Supreme Court Says Phones Can’t Be Searched Without a Warrant
The Supreme Court of the United States unanimously ruled that the police need warrants to search the cell phones of people they arrest after having reviewed two separate cases. Traditionally, the courts have long allowed warrantless searches in connection with arrests, saying they are justified by the need to protect police officers and to prevent the destruction of evidence.
However, in the digital age, the court noted the vast amount of data contained on modern cellphones must be protected from routine inspection. Specifically, “Modern cellphones are not just another technological convenience.” The court went on to note that cell phones “could just as easily be called cameras, video players, Rolodexes, calendars, tape recorders, libraries, diaries, albums, televisions, maps or newspapers,” For that reason, the Chief Justice said the court would not allow police officers who make an arrest to routinely seize and inspect information contained in a suspect’s cellphone or smartphone.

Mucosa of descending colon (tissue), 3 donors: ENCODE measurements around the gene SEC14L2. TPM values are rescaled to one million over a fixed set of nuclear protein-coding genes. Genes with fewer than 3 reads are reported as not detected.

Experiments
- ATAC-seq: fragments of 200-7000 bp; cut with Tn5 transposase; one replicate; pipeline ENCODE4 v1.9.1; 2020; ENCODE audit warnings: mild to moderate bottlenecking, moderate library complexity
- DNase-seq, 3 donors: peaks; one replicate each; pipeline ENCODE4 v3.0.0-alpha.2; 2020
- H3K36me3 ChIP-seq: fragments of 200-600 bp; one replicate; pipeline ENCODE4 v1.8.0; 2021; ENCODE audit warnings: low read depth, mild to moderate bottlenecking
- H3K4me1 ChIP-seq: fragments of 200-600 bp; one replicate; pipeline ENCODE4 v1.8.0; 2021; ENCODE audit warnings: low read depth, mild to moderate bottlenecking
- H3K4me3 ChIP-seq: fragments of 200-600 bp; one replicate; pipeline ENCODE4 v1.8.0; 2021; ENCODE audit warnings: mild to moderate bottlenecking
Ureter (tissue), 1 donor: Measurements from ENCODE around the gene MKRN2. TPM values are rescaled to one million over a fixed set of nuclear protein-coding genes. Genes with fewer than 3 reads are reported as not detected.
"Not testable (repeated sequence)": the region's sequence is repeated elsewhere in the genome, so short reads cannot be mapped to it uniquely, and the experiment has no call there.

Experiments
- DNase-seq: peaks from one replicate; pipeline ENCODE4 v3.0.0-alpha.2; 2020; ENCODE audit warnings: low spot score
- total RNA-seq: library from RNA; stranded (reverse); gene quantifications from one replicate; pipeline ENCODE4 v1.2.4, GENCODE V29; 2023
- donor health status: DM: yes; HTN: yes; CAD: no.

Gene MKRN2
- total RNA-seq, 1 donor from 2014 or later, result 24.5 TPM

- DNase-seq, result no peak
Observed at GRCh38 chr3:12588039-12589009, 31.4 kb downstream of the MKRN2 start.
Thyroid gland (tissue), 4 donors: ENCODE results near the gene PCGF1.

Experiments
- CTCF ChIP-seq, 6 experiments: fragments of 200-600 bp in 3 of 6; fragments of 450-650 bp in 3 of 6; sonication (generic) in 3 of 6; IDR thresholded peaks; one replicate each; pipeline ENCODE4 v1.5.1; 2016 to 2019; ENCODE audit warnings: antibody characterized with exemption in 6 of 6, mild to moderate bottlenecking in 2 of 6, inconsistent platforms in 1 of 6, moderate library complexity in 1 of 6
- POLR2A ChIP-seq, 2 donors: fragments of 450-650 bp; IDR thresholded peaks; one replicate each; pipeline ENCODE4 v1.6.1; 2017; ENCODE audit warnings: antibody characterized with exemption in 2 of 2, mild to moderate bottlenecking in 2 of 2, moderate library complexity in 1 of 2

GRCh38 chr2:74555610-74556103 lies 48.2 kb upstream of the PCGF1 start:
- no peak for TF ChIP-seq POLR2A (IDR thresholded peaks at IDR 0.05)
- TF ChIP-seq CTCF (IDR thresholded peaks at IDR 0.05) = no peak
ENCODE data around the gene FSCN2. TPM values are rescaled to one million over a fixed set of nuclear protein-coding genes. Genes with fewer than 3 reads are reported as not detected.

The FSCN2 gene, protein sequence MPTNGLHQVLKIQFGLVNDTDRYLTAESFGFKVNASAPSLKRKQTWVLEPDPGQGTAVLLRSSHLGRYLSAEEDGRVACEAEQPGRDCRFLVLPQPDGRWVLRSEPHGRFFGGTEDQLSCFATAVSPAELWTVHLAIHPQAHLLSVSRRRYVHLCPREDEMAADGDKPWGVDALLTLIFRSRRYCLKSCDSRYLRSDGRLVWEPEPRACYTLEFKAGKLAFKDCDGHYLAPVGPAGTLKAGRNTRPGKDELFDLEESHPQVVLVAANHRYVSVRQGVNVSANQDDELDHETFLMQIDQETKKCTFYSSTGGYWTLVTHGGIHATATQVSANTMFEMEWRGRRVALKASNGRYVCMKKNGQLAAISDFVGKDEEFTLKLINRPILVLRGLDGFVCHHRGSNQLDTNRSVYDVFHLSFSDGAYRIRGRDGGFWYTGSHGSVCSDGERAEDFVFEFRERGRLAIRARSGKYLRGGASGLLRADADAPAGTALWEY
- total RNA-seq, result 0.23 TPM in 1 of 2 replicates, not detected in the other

All persons charged with crimes are entitled to the protections afforded by the United States Constitution and the rules of evidence in a criminal court of law. An experienced criminal defense attorney helps to ensure that a defendant’s rights are protected before, during and after a trial. If you have been charged with or convicted of a criminal offense, you should consult with a criminal defense attorney immediately. For a confidential consultation, contact the Law Offices of Marc Neff at (215) 563-9800 or via email at email@example.com.